Throughout the month of October I have been participating in a photo of the day challenge that was presented in one of my Facebook groups. Each day there is a random word that participants must find a way to portray in a photograph. I’m not a trained photographer, beyond taking one semester of photography in college, so my photos are a bit hit and miss, but I always try to paint a picture with words to accompany my images. Today, day 27, proved to be one of my favorites. We were given the word “peaceful.”
This photo may seem an odd choice for today’s word. After all, I live on a beautiful piece of property in the country, surrounded by panoramic views and animals, both domestic and wild. Why not shoot a photo right out my own backdoor? But this place jumped right into my mind when I thought of peaceful.
This is a photo taken at the Twin Mounds Pioneer Cemetery, just a few miles from my home. This is a very historic little cemetery. It was established on five acres of land in the 1880’s when the area was known as Indian Territory, prior to Oklahoma statehood. The graves here are quite old and each seems to tell a little story. There are many children buried here, a testament to the hard times and lives into which they were born. The graves are not arranged in neat rows. There are clusters of family plots and then random single markers. Some are fairly ornate, many are very primitive–obviously the handiwork of a family member determined to somehow leave a permanent reminder of a loved one lost.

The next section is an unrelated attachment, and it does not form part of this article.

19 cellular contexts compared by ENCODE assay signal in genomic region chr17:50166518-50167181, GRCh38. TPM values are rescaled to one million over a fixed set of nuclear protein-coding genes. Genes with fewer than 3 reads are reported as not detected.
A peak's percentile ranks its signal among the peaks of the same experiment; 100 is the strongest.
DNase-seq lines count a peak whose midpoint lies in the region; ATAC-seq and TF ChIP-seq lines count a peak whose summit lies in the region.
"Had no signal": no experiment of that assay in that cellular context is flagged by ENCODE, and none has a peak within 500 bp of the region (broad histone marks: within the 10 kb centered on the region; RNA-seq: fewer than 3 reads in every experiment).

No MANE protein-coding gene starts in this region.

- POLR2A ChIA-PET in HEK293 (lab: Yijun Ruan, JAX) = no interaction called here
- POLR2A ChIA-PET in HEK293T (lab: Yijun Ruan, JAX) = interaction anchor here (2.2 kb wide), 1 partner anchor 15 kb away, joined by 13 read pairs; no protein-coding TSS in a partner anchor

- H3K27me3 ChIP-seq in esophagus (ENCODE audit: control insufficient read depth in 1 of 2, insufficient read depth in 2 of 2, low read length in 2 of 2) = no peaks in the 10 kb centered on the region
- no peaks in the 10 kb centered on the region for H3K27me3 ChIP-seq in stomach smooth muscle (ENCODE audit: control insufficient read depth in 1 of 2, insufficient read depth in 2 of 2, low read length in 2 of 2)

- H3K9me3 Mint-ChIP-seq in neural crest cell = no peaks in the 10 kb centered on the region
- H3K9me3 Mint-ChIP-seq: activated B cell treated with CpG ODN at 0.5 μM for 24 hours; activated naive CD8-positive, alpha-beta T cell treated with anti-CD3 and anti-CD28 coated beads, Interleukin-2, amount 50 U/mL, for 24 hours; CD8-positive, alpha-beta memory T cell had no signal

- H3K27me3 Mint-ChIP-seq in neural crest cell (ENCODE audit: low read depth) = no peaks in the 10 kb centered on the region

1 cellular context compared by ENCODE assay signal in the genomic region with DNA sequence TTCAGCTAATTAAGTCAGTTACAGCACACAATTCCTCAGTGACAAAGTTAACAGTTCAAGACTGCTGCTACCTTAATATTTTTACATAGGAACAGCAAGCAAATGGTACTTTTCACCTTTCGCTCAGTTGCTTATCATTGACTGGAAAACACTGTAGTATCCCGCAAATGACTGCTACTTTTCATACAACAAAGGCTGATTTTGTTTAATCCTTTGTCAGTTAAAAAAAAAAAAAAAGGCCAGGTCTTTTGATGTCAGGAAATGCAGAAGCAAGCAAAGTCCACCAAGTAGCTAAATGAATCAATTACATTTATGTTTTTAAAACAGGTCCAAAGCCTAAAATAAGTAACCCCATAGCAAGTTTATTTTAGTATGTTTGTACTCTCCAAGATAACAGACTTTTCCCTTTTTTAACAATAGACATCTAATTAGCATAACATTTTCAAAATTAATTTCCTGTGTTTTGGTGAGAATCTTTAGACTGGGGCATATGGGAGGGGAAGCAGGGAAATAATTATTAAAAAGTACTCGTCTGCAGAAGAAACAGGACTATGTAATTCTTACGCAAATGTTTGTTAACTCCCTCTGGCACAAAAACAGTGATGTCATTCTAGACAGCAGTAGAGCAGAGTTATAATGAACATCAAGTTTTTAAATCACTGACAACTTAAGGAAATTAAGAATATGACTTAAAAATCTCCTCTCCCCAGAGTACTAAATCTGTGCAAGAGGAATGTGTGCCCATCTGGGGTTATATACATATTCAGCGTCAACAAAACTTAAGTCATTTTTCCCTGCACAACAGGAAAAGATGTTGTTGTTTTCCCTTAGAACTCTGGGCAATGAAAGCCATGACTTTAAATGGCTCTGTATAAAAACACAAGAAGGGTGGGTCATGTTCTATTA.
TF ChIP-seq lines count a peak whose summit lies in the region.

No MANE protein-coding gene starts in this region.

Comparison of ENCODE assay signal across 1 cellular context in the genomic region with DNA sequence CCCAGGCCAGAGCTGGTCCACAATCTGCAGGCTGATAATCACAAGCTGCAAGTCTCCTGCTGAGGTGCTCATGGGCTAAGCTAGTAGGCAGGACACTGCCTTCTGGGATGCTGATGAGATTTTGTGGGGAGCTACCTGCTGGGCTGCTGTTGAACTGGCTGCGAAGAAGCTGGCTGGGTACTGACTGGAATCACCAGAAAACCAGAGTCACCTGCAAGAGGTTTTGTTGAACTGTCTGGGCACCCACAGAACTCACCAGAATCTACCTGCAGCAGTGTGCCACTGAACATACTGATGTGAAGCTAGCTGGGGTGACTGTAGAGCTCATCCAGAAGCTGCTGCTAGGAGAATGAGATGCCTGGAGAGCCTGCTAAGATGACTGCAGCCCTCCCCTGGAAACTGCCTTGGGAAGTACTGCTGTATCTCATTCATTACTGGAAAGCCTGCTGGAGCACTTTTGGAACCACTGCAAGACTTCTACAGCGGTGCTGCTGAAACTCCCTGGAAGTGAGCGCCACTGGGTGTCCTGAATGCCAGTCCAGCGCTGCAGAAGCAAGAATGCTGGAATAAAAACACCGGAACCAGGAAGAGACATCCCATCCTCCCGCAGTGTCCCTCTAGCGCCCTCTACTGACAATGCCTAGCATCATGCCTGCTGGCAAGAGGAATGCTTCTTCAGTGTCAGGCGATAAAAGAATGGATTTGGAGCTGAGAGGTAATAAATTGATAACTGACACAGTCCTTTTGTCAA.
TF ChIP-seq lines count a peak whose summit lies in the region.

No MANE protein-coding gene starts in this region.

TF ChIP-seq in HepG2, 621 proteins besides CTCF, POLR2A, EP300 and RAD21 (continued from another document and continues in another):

This little place that has seen more than a century come and go, is still well tended and always has an air of tranquility about it. I love to wander this place, reading all of the markers, thinking about the people buried here, wondering who they were, how they lived, how they came to rest here. There is a lot of sorrow and loss represented at Twin Mounds Pioneer Cemetery, but the overriding emotions I feel when I’m there are born of love and of devotion. This is truly a serene, peaceful place straight out of the pages of history. I think those who committed the remains of their loved ones here so very long ago would be comforted by that legacy.
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